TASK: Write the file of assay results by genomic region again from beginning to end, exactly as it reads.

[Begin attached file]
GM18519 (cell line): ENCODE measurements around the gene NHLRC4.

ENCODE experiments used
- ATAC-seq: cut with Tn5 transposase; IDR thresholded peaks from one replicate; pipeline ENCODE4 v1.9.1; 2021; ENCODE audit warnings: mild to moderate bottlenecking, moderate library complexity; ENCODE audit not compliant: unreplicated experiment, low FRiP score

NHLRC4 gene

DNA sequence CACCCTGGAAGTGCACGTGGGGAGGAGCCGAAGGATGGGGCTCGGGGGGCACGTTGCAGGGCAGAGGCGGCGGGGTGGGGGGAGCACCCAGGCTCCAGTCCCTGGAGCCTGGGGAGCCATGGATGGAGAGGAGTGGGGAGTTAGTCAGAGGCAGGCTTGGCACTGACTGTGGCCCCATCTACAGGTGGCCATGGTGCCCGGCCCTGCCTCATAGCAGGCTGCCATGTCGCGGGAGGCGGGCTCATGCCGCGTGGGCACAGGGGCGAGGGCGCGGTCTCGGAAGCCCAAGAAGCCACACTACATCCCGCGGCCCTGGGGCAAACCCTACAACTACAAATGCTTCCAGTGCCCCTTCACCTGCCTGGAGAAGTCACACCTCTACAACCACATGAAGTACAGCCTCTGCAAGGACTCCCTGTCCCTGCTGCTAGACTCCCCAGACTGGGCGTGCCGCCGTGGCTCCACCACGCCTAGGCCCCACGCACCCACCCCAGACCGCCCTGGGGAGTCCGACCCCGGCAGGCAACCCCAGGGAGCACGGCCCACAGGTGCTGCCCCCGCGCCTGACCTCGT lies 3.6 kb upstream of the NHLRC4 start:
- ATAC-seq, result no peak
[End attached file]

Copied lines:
GM18519 (cell line): ENCODE measurements around the gene NHLRC4.

ENCODE experiments used
- ATAC-seq: cut with Tn5 transposase; IDR thresholded peaks from one replicate; pipeline ENCODE4 v1.9.1; 2021; ENCODE audit warnings: mild to moderate bottlenecking, moderate library complexity; ENCODE audit not compliant: unreplicated experiment, low FRiP score

NHLRC4 gene

DNA sequence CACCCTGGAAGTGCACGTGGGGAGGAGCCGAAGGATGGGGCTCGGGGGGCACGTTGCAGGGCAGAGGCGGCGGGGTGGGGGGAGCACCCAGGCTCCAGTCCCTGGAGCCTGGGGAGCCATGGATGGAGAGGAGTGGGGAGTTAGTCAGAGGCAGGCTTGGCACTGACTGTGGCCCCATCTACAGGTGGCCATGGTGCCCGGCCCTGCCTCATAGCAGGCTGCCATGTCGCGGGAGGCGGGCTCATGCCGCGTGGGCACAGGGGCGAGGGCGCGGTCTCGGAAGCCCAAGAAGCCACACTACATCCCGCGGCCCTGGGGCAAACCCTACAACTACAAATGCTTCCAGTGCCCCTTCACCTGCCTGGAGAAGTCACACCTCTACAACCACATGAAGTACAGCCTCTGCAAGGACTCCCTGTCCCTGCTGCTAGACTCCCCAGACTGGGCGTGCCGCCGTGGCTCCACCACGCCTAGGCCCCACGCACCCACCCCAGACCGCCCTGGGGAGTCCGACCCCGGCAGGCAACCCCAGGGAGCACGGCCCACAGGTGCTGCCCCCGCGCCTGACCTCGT lies 3.6 kb upstream of the NHLRC4 start:
- ATAC-seq, result no peak